In 1933 nuclear physicist Marie Curie had outgrown her lab in the Latin Quarter in central Paris. To give her the space needed for the messy task of extracting radioactive elements such as radium from truckloads of ore, the University of Paris built a research center in Arcueil, a village south of the city. Today it’s grown into a crowded working-class suburb. And the dilapidated lab, set in an overgrown garden near a 17th century aqueduct, is sometimes called Chernobyl on the Seine.
No major accidents occurred at the lab, which closed in 1978. But it’s brimming with radio activity that will be a health threat for millennia, and France’s nuclear watchdog has barred access to anyone not wearing protective clothing.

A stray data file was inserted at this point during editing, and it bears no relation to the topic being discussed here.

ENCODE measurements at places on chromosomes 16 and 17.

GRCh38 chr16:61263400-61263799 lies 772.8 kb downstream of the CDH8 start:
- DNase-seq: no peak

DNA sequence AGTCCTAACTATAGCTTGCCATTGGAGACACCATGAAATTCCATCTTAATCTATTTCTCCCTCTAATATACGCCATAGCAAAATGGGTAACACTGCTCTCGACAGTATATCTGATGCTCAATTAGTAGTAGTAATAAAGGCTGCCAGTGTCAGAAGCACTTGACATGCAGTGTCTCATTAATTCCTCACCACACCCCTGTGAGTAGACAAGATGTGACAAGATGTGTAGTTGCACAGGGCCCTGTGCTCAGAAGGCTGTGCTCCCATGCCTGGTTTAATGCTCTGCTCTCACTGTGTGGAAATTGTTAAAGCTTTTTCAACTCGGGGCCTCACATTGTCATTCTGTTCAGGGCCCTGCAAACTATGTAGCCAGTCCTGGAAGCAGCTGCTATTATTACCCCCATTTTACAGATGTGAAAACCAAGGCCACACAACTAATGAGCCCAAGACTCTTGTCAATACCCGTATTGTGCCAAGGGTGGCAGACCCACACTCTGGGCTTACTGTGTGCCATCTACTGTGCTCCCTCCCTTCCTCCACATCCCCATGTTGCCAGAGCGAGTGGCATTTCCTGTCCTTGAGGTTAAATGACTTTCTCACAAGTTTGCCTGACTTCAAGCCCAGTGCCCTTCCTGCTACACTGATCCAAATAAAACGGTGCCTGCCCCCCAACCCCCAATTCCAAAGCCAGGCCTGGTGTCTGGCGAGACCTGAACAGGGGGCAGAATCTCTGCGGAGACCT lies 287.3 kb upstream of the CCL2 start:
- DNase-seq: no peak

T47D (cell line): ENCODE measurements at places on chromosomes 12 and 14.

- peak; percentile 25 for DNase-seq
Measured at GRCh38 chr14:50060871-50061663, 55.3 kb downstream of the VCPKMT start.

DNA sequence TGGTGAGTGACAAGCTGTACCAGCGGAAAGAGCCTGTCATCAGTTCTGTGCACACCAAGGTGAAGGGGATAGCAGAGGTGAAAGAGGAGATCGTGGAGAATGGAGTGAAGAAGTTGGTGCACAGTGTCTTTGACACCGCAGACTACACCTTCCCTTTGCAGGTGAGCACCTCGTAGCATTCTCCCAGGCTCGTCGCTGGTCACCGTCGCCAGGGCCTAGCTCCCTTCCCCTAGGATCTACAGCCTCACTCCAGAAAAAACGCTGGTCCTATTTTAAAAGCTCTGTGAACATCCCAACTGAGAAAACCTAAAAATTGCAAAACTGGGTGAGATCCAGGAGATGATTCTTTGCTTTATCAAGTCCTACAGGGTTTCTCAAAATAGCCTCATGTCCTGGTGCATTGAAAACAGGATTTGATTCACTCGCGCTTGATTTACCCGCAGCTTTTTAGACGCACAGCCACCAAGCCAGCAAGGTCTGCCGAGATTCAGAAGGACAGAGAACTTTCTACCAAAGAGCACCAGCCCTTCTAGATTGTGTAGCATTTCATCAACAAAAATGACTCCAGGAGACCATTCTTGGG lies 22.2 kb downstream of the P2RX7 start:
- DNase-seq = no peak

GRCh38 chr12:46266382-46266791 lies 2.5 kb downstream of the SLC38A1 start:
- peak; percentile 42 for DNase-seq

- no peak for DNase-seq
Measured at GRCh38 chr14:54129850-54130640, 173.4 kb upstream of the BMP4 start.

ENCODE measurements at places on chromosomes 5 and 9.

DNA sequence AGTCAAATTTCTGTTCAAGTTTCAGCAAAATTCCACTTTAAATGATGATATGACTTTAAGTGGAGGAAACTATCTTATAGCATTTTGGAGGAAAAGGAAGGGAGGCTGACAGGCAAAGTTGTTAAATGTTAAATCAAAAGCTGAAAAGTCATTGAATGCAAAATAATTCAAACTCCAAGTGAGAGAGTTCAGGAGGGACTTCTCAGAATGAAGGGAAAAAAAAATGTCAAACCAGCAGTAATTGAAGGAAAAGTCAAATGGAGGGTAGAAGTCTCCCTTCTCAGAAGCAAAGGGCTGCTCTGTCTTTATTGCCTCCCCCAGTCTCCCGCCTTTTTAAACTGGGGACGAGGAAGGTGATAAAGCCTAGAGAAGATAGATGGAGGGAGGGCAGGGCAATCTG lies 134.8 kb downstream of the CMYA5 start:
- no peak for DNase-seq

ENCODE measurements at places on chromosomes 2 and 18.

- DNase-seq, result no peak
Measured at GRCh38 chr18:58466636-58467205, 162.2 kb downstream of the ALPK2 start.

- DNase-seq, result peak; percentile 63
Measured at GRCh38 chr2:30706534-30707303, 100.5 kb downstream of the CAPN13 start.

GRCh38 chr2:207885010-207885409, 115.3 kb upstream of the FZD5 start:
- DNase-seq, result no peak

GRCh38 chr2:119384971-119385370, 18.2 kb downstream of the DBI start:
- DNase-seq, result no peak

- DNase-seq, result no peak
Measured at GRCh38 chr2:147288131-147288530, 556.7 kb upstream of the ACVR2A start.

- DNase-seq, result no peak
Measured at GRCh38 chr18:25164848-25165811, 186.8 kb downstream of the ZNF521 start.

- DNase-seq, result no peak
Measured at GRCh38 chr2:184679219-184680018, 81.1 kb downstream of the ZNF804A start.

The lab is surrounded by a concrete wall topped by barbed wire and surveillance cameras. Monitors constantly assess radiation, and local officials regularly test the river. “We’re proof that France has a serious nuclear waste problem,” says Arcueil Mayor Christian Métairie. “Our situation raises questions about whether the country is really equipped to handle it.”
Nuclear power accounts for almost three-fourths of France’s electricity, vs. a fifth in the U.S. There’s no lasting solution for the most dangerous refuse from the country’s 906 nuclear waste sites, including some of what’s in Arcueil. Low-level material is to be sent to an aboveground storage site in northe